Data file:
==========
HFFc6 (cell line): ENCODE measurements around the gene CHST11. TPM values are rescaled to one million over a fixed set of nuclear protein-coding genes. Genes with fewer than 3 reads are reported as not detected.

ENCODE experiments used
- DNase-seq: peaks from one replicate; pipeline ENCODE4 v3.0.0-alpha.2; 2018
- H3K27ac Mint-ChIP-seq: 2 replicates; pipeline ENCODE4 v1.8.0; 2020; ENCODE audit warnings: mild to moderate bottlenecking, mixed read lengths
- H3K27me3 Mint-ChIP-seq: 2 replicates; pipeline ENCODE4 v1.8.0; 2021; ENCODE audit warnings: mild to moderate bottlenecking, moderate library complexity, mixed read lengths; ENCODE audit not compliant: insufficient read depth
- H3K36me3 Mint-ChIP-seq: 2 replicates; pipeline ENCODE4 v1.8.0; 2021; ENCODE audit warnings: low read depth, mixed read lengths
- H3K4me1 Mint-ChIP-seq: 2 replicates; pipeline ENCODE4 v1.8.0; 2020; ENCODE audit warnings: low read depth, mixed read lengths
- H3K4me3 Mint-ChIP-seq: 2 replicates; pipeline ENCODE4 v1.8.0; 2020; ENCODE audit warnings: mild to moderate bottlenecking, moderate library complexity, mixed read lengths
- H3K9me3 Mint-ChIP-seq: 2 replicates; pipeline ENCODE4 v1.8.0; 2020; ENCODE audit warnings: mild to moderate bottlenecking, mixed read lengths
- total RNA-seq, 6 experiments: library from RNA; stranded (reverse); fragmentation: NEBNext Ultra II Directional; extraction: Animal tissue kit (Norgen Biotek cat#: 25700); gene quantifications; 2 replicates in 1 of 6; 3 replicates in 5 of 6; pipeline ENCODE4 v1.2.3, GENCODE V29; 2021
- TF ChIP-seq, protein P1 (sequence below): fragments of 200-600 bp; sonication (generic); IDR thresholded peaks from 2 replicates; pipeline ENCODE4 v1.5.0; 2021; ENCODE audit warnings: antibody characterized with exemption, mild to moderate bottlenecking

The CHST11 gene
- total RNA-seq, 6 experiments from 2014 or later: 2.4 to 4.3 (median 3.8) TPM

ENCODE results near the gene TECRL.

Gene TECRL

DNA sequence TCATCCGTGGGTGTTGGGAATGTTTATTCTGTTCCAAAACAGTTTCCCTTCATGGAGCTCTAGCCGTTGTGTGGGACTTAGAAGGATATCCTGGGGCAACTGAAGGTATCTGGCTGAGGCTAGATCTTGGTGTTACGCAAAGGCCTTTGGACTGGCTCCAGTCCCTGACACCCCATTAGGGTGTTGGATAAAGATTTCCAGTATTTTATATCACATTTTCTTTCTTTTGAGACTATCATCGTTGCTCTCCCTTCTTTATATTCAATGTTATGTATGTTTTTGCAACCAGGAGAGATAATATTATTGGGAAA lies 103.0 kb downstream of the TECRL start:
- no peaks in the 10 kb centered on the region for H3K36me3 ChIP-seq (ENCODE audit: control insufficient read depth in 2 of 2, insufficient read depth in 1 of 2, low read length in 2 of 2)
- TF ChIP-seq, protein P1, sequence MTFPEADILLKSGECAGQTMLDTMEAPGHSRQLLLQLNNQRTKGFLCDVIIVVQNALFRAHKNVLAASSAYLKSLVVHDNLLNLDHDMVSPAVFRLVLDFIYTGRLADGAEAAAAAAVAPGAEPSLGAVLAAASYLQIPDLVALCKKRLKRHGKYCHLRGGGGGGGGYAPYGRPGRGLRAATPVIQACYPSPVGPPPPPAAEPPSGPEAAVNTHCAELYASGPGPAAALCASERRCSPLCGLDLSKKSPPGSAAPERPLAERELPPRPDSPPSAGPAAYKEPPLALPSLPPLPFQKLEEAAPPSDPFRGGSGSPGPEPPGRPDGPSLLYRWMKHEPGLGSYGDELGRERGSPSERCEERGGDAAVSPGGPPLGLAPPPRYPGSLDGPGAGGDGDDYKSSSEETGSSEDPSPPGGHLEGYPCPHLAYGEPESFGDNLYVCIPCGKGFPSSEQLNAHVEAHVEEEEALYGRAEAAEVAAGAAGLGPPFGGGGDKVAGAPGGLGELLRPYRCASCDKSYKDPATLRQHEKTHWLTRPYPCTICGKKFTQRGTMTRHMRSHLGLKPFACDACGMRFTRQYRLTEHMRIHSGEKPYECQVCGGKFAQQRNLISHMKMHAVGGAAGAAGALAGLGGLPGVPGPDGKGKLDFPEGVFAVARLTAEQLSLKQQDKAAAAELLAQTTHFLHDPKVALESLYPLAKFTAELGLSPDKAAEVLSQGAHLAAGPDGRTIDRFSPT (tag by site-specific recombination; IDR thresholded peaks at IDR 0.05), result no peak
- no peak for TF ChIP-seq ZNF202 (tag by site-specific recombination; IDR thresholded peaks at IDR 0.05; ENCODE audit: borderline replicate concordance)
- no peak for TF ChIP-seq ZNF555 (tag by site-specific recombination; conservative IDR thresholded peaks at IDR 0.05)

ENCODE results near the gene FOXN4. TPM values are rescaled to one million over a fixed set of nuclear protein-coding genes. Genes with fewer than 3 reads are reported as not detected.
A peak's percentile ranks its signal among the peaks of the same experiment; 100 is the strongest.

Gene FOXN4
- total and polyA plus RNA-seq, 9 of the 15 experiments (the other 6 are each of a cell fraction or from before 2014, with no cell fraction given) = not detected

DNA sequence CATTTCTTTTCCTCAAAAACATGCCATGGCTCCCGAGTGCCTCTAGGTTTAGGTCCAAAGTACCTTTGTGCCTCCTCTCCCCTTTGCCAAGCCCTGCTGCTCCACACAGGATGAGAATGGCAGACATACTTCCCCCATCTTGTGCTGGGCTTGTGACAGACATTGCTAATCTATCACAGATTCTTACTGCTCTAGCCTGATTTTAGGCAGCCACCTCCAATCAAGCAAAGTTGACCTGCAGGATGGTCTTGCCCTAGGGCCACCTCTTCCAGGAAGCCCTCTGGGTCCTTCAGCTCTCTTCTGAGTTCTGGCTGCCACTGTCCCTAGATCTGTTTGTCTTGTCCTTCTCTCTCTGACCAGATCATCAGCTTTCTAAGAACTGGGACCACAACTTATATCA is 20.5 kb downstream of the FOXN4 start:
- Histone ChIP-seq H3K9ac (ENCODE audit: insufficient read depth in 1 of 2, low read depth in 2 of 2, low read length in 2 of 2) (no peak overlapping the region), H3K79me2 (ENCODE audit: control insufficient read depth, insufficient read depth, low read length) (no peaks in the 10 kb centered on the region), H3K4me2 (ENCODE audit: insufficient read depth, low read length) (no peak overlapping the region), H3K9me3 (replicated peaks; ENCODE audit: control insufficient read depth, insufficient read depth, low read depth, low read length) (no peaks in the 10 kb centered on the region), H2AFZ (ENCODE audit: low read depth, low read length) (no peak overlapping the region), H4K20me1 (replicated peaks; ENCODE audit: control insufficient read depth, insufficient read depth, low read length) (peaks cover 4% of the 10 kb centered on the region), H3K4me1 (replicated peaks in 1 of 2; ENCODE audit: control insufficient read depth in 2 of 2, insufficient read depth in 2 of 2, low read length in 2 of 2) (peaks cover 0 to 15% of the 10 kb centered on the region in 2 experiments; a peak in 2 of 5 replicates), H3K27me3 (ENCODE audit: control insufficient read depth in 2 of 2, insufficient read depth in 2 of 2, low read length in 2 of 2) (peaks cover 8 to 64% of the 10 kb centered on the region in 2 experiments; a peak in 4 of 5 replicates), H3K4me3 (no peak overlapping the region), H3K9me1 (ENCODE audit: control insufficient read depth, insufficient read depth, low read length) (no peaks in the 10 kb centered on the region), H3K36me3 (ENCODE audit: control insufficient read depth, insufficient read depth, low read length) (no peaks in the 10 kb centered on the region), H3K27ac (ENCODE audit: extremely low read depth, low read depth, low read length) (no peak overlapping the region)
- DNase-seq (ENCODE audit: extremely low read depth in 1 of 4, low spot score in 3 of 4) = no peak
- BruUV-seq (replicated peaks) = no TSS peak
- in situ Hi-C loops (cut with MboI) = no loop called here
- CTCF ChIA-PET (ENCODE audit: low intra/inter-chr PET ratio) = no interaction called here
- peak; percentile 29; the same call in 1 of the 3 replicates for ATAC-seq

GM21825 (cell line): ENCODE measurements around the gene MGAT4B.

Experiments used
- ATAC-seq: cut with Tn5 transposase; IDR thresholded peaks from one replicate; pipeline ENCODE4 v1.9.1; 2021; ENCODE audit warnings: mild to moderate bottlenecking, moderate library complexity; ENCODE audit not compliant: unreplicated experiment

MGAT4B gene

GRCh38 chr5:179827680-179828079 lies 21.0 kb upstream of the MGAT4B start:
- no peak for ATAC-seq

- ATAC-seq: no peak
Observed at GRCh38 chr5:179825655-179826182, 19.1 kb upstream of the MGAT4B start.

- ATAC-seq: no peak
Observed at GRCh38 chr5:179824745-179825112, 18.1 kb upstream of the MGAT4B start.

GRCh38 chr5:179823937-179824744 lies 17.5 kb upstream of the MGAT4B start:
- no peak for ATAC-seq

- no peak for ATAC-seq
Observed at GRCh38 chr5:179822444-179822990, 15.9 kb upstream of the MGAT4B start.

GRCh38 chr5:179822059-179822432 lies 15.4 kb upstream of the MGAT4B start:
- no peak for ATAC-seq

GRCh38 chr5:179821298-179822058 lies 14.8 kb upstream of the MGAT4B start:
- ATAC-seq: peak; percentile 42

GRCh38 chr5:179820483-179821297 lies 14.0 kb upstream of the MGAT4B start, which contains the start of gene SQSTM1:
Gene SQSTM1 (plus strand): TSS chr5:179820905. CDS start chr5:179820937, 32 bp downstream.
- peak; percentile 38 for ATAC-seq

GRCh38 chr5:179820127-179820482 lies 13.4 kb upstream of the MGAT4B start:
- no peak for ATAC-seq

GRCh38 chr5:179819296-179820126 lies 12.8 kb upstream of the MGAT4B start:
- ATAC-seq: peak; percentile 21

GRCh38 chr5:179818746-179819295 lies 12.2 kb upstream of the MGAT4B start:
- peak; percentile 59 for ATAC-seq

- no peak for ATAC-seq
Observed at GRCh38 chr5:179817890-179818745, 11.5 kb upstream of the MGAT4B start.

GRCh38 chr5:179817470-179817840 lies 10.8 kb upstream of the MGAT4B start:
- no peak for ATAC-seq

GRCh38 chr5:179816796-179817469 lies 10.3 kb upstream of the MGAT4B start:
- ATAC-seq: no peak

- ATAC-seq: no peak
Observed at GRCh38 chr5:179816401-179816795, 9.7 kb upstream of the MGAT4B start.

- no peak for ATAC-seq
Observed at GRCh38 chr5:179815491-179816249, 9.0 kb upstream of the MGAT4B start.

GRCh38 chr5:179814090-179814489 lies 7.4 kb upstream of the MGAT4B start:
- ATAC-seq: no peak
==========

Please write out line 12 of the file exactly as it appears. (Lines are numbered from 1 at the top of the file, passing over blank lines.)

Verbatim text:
The CHST11 gene